Conceivably, the way Tangerine Dream arrived at that sound was by using one modified sequencer module to feed multiple, distinct lines of tempo to their synthesizers. With one sequencer they were be able to activate a switch, pick a specific note, and instantly send out a dialed in amount of note repetitions, at a set speed. Out came back that very distinct percussive-like repetition well know now.
Of course, this is the stuff people spend oodles of money to try and replicate with modular hardware sequencers. However, for today, we’ll try to do so, at a much lesser expense.
- Let’s start with the elephant in the room. We’re not going to use a hardware sequencer to ratchet. What we will use will be an ingenious effect to get at that sound. Its the one Ableton calls Beat Repeat. Add it to the Master track.
- In Beat Repeat enter these settings:
– Interval: 1 Bar
– Offset: 5/16
– Grid: 1/16
– No Trpl: On
– Variation: 0
– Variation Mode: Trigger
– Filter: Off
– Repeat: Off
– Chance: 100%
– Gate: 3/16
– Pitch: 0 st
– Pitch Decay: 0 %
– Output Mode: Mix
– Volume: 0 dB
– Decay: 0.00 %What we’re doing here are a couple of things. First we’re telling our virtual sequencer to listen in on every bar of sixteen notes. Then from that measure, it will repeat whatever it hears on the fifth beat, three times. We’ve selected the output as [Mix] so the notes that get repeated mix in with the rest of the sound already cycling through.In essence we’re creating a spiraling, evolving sound, that has gated moments of variation. It’s the sound that makes latter-day Tangerine Dream and a cluster of other clued-in Berlin practitioners different.Note: Some people would knock the Offset up to 6/16, turn on [Ins], and raise the Volume control higher, for a more pronounced, percussive repetition. However, I appreciate/prefer subtlety, and now I believe we’ve finally reached that special sound…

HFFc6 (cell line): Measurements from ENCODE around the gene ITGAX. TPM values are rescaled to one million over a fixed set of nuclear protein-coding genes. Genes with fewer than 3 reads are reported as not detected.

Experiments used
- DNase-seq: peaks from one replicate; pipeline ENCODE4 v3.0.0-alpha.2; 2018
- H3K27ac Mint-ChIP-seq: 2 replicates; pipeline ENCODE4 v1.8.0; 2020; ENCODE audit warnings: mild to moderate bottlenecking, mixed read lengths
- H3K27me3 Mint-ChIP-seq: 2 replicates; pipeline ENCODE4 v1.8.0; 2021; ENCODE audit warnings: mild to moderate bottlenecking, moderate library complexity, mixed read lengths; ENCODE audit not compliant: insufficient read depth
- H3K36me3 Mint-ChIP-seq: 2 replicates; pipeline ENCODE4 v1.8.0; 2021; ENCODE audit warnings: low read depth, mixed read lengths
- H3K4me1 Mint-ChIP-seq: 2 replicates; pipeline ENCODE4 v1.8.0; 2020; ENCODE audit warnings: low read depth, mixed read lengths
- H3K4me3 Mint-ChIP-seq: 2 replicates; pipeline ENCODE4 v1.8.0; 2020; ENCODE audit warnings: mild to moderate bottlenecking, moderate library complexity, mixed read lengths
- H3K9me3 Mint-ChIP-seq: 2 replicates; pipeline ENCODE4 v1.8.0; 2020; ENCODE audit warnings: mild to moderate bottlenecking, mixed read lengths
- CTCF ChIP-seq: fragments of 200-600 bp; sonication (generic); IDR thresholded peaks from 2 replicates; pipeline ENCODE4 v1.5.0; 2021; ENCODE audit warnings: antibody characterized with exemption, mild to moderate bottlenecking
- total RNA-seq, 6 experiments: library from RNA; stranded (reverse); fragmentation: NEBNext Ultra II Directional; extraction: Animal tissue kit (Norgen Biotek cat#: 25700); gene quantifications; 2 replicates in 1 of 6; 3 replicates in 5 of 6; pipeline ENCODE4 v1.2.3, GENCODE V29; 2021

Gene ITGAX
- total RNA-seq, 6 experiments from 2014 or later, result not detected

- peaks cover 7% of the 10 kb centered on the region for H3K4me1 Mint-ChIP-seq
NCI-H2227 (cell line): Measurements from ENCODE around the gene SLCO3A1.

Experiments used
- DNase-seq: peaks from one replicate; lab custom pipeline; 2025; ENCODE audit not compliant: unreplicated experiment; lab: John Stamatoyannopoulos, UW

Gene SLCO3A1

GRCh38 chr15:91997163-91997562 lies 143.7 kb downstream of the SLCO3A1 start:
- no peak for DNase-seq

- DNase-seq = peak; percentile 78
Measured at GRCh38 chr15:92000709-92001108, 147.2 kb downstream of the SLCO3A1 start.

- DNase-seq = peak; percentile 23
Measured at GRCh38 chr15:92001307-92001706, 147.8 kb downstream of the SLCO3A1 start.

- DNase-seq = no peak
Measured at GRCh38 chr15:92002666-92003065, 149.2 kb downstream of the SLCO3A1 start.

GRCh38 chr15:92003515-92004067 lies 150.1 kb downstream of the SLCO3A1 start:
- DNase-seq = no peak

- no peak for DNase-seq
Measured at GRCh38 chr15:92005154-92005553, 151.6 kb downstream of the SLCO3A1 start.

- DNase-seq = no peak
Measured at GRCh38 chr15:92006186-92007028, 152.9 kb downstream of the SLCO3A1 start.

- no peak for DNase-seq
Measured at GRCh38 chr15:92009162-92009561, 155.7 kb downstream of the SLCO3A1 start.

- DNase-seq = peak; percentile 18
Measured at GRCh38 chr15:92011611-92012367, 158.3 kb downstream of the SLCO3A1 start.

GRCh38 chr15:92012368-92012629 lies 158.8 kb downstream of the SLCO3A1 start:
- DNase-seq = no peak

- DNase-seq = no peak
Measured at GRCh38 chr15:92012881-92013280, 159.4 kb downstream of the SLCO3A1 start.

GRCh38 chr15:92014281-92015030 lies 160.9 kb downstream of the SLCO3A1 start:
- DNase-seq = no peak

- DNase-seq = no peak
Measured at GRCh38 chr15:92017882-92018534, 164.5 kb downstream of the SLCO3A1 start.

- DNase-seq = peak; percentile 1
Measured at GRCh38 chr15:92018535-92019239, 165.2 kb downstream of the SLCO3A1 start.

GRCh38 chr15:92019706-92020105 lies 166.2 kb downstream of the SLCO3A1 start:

Take it From Here:
- I selected a period appropriate-ish drum machine. My choice was Ableton’s [Kit-C78 Classic] a Drum Rack from their Drum Machines collection. Chosen because of its similarity in sound to the classic Roland CR-78 drum machine. Note: I added some minor compression to the track.
- Rather than muck about with extravagant patterns, I kept it simple. We already have a great pattern to work with. Simply copy and paste the main melody line from the previous steps into a blank Drum track clip. The only thing that you will add (via the Pen Tool) are Hi-Hats on every beat in the measure and two strategically placed Kick hits. When you finish you should see something like this:
Sounding something like this:
- Nice enough. Now, remember what I said about the Track Returns and Master Track effects giving you room to roam? Since all the tracks now share the same effects settings, you can hear something like a bit dry, turn into something like this:
- Now play it back with that original bass line.
And phew, now you have a baton and a goal line you can go off running towards.
- Solina V
- ARP 2600 V
- Novation MiniNova